Most replies to such an innocent-sounding query would have used their real names.
"What did the first drawer unlocked contain? ...3 typewritten letters, addressee, Henry Flower, c/o P.O. Westland Row, addresser, Martha Clifford, c/o P.O. Dolphin's Barn: the transliterated name and address of the addresser of the 3 letters in reversed alphabetic boustrophedontic punctated quadrilinear cryptogram (vowels suppressed) N. IGS./WI. UU. OX/W. OKS. MH/Y. IM... What object did Bloom add to this collection of objects? A 4th typewritten letter received by Henry Flower (let H.F. be L.B.) from Martha Clifford (find M.C.). " (17.592)
If MC is a pseudonym, would she too have bothered to choose a misleading po box location in Dolphin's Barn P.O., convenient enough in her normal travels?
"Bloom mur: best references. But Henry wrote: it will excite me. You know how. In haste. Henry. Greek ee. Better add postscript. What is he playing now? Improvising intermezzo. P.S. The rum tum tum. How will you pun? You punish me? Crooked skirt swinging, whack by. Tell me I want to. Know. O. Course if I didn't I wouldn't ask. La la la ree. Trails off there sad in minor. Why minor sad? Sign H. They like sad tail at end. P.P.S. La la la ree. I feel so sad today. La ree. So lonely. Dee. He blotted quick on pad of Pat. Envel. Address. Just copy out of paper. Murmured: Messrs Callan, Coleman and Co, limited. Henry wrote: Miss Martha Clifford c/o P.O. Dolphin's Barn Lane Dublin" (11.)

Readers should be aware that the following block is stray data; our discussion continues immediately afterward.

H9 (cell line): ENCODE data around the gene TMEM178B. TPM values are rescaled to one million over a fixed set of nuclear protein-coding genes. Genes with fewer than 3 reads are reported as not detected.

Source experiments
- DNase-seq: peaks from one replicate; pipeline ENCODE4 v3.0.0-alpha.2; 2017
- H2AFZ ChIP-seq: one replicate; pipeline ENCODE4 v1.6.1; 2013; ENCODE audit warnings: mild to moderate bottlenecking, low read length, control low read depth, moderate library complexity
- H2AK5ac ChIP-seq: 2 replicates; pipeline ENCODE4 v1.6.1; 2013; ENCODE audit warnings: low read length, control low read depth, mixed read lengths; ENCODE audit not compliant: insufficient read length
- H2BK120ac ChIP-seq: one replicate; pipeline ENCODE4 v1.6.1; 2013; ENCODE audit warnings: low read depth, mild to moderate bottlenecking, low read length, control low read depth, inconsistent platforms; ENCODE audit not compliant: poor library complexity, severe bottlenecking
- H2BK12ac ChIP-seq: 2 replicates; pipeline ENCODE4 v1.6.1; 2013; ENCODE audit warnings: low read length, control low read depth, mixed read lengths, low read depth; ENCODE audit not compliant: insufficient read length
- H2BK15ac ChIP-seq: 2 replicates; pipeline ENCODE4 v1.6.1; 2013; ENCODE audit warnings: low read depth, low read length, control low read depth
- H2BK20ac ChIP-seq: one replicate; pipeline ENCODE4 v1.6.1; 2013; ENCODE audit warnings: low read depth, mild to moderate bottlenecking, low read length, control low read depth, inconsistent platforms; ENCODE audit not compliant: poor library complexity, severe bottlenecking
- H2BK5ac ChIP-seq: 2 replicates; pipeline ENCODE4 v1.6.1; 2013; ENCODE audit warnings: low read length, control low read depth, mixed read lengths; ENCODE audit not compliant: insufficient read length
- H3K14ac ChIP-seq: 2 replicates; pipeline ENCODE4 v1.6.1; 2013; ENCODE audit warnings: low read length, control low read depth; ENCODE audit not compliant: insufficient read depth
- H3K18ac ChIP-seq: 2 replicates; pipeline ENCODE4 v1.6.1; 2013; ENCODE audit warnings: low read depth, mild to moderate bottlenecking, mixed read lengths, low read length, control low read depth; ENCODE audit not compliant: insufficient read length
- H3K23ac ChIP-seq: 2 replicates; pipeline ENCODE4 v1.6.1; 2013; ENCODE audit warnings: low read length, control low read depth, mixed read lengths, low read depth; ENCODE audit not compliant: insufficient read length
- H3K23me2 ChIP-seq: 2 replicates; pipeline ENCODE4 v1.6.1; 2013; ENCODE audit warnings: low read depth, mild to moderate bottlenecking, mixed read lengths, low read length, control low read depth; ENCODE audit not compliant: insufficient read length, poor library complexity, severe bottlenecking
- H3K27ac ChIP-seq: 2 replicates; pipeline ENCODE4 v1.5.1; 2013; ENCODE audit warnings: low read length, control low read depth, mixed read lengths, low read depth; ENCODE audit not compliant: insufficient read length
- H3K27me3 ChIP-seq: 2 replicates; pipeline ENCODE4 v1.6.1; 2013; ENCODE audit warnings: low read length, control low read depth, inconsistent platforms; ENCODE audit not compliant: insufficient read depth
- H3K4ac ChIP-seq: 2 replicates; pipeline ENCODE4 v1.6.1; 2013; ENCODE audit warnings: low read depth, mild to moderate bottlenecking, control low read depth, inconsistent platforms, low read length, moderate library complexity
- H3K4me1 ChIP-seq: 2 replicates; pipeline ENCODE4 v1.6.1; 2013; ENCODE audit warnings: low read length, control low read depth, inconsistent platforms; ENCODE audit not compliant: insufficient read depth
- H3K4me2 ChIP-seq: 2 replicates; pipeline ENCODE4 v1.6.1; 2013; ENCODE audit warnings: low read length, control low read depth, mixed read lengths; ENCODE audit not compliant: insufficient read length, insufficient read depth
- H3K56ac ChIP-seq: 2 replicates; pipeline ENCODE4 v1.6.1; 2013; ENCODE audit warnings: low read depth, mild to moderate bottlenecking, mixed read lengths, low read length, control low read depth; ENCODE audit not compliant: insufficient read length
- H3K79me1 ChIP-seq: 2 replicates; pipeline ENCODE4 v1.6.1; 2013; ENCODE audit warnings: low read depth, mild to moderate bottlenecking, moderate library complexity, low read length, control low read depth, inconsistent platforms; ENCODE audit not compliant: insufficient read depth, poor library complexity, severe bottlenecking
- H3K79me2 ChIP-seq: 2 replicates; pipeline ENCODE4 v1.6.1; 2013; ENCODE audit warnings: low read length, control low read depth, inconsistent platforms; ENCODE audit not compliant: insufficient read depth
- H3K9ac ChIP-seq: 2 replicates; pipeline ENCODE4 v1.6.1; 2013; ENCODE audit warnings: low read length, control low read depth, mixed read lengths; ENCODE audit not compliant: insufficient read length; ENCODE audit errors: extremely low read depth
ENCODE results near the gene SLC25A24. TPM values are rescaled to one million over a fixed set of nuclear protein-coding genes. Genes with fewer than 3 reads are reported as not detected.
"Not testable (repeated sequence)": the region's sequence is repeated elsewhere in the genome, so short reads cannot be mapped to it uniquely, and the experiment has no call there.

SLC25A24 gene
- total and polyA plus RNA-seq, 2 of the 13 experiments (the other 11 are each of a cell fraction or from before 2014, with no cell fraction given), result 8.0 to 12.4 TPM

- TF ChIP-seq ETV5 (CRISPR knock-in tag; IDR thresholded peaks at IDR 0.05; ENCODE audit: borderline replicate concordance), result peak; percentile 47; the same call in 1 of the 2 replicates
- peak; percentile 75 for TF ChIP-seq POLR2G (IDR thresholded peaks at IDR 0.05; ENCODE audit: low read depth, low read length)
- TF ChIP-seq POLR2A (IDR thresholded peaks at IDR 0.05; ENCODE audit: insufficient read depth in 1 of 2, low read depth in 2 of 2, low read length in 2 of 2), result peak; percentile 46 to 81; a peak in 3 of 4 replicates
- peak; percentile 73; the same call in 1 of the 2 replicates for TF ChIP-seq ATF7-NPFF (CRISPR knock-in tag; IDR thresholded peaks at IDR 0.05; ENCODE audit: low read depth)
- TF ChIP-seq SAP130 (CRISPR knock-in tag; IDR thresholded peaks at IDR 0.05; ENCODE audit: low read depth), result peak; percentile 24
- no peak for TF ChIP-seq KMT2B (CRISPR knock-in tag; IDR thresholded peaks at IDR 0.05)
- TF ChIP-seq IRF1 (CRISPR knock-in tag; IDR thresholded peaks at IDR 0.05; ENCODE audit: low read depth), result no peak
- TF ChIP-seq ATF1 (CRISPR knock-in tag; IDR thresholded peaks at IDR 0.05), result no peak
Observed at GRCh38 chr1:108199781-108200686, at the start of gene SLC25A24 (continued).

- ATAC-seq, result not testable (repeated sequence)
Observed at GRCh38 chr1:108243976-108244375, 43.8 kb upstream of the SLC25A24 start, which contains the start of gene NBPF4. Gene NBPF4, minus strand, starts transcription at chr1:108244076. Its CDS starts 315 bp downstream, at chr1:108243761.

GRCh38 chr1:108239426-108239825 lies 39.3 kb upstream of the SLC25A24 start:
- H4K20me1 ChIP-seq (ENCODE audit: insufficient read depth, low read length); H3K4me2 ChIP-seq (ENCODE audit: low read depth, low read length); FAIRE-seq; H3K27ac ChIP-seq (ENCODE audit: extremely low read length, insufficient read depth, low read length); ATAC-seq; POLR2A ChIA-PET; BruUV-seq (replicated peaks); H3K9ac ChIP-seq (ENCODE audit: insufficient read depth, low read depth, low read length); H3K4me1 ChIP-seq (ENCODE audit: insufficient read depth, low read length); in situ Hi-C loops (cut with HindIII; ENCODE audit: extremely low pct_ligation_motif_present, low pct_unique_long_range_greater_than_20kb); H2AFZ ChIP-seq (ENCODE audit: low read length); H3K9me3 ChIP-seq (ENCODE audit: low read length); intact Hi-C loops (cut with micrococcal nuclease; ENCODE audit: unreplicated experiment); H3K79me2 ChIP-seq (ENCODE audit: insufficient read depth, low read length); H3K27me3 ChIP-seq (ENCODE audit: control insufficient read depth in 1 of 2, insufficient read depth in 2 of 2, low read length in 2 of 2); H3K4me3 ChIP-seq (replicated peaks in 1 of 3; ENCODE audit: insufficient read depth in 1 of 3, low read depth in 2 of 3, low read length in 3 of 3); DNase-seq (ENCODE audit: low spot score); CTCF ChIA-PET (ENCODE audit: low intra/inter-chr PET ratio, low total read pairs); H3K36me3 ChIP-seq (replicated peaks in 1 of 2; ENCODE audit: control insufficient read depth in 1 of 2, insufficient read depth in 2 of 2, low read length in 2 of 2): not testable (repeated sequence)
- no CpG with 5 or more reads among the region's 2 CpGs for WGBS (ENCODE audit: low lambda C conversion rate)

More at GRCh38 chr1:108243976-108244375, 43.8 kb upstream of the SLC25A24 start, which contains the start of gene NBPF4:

Patrick Hogan (JJ Lit Supp, Fall 1992): Nurse Callan is unmarried, unused to typing, but has access to a typewriter. She makes the
patience/patients typo because she says patients-are more than
patience-is, and the other-world slip because she might often use this euphemism for death. And Joyce may tip his hand in Sirens by having Bloom seize the name Callan at random out of the obits, when pretending to Richie Goulding that he's answering an ad.
JJQ (reg req) Ignatius Gallaher???
Miss Dunne "Miss Dunne clicked on the keyboard"
(One is tempted to surmise that Miss Dunne is none other than "Martha Clifford," the typist with whom Bloom, or, rather, "Henry Flower," is carrying on a poste restante flirtation. The allusions to "mystery business" and "Marion," give color to this theory; but these are, perhaps, some of the many false clues scattered through this episode, which, like wrecker's beacons, are intended-for reasons which will be given later-to take the reader off his course.)
a real 1901 Martha Clifford